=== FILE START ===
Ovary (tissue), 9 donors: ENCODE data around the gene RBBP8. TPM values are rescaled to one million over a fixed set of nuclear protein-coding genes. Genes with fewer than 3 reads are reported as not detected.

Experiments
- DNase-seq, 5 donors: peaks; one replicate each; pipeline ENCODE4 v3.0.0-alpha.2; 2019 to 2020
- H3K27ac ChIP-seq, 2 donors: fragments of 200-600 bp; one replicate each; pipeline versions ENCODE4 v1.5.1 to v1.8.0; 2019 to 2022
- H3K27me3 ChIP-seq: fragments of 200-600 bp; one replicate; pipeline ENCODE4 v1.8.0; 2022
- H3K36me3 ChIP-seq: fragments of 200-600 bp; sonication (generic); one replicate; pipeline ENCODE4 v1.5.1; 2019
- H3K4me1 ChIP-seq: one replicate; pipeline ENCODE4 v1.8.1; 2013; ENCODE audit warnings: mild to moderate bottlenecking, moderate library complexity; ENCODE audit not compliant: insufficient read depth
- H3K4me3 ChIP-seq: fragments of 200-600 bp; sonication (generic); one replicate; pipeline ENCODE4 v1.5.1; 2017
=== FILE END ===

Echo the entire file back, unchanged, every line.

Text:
Ovary (tissue), 9 donors: ENCODE data around the gene RBBP8. TPM values are rescaled to one million over a fixed set of nuclear protein-coding genes. Genes with fewer than 3 reads are reported as not detected.

Experiments
- DNase-seq, 5 donors: peaks; one replicate each; pipeline ENCODE4 v3.0.0-alpha.2; 2019 to 2020
- H3K27ac ChIP-seq, 2 donors: fragments of 200-600 bp; one replicate each; pipeline versions ENCODE4 v1.5.1 to v1.8.0; 2019 to 2022
- H3K27me3 ChIP-seq: fragments of 200-600 bp; one replicate; pipeline ENCODE4 v1.8.0; 2022
- H3K36me3 ChIP-seq: fragments of 200-600 bp; sonication (generic); one replicate; pipeline ENCODE4 v1.5.1; 2019
- H3K4me1 ChIP-seq: one replicate; pipeline ENCODE4 v1.8.1; 2013; ENCODE audit warnings: mild to moderate bottlenecking, moderate library complexity; ENCODE audit not compliant: insufficient read depth
- H3K4me3 ChIP-seq: fragments of 200-600 bp; sonication (generic); one replicate; pipeline ENCODE4 v1.5.1; 2017